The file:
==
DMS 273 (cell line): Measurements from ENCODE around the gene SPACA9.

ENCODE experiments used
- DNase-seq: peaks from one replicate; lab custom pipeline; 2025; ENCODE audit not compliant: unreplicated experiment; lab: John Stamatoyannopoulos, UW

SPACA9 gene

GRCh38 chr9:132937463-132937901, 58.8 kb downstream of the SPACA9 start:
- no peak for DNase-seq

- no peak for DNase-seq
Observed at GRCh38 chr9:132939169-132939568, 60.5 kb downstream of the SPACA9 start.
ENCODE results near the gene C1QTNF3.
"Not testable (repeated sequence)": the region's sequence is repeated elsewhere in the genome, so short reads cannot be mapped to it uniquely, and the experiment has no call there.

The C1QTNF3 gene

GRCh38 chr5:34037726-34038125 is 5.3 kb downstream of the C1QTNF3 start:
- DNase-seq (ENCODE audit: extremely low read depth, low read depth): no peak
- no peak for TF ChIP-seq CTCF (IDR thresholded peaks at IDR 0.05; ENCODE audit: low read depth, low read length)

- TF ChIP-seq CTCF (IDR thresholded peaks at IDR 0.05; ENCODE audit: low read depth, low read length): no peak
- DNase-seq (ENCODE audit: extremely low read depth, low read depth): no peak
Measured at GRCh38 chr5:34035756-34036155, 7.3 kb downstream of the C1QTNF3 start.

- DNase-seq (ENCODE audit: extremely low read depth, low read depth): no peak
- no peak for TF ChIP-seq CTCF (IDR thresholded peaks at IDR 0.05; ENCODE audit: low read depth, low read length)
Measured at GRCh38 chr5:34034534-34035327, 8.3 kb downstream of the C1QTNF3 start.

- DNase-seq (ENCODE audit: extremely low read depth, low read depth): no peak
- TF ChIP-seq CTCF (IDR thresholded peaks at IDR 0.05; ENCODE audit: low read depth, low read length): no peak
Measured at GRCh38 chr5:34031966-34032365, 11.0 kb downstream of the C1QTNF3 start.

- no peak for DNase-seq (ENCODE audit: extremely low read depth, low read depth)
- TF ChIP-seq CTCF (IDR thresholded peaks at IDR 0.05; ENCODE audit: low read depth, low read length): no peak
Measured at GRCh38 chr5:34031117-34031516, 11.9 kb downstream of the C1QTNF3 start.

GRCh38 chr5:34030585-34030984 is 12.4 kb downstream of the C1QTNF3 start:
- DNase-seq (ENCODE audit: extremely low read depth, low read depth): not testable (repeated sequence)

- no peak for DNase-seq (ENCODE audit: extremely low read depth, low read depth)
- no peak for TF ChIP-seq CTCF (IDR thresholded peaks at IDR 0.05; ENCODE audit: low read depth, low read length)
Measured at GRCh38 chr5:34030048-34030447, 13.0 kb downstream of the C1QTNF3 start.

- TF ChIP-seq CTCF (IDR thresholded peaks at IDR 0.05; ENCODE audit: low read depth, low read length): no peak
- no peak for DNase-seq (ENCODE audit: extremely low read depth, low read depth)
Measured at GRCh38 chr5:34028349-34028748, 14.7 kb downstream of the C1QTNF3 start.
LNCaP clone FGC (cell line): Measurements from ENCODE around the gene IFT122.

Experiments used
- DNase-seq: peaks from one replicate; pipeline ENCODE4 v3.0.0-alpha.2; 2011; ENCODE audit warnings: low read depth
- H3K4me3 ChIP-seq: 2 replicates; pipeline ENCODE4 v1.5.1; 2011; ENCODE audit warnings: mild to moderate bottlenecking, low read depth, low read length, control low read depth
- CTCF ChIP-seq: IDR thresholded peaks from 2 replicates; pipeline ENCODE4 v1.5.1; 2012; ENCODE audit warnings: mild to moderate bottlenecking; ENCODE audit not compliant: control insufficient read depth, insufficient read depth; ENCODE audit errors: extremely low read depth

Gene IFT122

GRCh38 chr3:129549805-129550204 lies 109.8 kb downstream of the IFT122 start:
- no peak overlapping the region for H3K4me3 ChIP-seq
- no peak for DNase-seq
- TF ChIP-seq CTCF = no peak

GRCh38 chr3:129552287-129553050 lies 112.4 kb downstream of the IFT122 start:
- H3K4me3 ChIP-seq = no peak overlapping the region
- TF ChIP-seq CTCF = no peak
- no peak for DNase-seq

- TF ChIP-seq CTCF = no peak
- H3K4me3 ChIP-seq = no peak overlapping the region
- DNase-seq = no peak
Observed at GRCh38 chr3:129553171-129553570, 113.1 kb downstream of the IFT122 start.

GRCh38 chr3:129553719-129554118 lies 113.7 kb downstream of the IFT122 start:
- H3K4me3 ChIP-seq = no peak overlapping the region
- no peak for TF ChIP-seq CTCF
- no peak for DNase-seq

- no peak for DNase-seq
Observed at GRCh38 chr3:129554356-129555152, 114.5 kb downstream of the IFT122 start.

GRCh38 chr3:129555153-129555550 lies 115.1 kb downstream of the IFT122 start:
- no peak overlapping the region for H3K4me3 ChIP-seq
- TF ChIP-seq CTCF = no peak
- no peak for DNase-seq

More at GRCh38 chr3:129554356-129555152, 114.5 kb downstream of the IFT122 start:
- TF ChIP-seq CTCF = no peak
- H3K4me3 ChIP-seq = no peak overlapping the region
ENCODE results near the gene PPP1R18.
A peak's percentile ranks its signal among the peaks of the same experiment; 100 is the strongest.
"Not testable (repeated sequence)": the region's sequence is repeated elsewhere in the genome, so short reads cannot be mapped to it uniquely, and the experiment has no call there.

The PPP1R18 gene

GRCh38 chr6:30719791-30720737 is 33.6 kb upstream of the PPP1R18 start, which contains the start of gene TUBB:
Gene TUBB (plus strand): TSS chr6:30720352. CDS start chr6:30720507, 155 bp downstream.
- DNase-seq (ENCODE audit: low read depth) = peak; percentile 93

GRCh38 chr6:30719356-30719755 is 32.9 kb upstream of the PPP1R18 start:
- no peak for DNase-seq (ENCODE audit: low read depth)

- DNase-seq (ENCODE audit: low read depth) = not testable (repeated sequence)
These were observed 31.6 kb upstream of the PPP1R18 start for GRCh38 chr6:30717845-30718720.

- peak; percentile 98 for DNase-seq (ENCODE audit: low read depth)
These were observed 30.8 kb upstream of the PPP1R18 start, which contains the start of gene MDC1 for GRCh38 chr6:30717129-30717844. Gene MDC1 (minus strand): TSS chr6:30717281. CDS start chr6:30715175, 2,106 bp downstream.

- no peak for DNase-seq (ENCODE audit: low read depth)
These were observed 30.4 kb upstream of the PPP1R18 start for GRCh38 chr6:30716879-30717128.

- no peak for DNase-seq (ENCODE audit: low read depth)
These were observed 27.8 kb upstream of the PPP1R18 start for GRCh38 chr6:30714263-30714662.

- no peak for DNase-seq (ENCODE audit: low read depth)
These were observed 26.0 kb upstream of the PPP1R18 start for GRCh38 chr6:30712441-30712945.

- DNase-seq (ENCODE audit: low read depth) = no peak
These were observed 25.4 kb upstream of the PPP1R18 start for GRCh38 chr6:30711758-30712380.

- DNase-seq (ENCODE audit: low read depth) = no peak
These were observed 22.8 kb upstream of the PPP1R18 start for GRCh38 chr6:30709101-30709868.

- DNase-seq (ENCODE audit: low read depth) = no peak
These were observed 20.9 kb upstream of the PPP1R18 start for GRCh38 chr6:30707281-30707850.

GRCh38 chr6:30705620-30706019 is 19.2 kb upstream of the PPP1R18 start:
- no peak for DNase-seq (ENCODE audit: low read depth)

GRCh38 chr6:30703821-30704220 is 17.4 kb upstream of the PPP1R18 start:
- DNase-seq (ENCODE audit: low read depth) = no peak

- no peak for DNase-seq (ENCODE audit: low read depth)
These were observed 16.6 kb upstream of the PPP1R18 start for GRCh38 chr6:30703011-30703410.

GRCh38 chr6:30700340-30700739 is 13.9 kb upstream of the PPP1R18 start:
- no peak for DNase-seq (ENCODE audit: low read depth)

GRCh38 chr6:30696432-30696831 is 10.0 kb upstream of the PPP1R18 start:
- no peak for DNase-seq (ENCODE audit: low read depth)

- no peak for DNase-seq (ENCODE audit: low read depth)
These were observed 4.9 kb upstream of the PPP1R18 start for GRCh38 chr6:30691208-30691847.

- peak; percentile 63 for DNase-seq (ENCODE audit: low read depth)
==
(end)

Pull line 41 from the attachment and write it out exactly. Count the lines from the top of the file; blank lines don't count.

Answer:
GRCh38 chr3:129549805-129550204 lies 109.8 kb downstream of the IFT122 start: